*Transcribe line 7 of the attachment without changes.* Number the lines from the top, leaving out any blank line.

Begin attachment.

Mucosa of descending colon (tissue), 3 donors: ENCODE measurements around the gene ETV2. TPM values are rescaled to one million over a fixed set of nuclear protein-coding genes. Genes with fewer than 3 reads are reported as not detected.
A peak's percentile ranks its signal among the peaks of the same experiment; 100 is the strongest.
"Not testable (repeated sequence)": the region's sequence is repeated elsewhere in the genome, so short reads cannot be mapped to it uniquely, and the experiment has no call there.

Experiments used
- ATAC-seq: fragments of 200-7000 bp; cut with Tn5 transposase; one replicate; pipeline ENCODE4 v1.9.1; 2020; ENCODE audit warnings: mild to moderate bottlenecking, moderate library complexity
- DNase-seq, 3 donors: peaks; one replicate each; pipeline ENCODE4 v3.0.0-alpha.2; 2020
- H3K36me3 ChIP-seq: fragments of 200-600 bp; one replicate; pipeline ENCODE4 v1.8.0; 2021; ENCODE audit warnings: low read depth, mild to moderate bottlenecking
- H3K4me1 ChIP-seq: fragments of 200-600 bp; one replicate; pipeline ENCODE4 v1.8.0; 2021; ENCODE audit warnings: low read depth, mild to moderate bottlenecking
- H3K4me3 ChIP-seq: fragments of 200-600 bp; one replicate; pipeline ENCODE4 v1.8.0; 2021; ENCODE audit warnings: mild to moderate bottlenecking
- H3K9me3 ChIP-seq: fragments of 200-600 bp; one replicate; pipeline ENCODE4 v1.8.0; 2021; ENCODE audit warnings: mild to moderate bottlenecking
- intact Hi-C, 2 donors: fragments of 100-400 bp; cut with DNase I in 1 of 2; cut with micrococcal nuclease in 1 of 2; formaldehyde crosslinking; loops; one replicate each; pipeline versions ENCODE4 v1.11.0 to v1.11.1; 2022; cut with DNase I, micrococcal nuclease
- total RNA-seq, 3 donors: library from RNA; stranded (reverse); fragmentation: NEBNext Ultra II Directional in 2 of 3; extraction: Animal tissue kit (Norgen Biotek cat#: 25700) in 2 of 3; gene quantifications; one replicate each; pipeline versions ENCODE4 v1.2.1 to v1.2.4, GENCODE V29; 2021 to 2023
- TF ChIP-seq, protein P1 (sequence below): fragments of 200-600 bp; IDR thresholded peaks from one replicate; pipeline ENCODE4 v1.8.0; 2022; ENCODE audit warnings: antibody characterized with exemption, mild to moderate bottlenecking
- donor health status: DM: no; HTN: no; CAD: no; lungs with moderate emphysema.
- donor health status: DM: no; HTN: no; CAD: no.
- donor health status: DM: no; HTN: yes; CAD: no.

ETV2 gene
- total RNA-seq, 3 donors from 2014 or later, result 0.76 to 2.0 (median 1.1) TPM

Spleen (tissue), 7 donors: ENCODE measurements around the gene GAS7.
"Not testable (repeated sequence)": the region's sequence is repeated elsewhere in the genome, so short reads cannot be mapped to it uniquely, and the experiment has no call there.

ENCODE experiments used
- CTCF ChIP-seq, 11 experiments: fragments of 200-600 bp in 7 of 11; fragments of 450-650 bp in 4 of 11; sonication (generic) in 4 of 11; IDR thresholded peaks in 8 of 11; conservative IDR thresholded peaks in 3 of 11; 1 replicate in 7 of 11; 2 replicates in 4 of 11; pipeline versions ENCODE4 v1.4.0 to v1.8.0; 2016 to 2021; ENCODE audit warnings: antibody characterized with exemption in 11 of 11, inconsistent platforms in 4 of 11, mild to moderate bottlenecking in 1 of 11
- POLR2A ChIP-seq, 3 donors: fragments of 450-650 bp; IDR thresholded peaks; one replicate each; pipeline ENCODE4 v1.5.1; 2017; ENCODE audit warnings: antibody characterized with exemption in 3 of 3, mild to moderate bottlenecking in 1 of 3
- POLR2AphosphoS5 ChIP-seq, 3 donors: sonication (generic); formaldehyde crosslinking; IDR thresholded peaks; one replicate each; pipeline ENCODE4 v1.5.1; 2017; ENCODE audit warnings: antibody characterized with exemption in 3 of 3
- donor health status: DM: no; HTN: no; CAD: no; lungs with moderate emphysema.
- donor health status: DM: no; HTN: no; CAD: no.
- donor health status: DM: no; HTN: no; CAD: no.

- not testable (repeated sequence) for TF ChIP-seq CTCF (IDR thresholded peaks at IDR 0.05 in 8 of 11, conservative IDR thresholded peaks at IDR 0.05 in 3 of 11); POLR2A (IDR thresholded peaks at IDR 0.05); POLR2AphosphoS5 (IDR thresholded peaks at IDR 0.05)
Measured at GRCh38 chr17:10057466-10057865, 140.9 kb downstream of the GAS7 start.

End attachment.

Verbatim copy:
- H3K36me3 ChIP-seq: fragments of 200-600 bp; one replicate; pipeline ENCODE4 v1.8.0; 2021; ENCODE audit warnings: low read depth, mild to moderate bottlenecking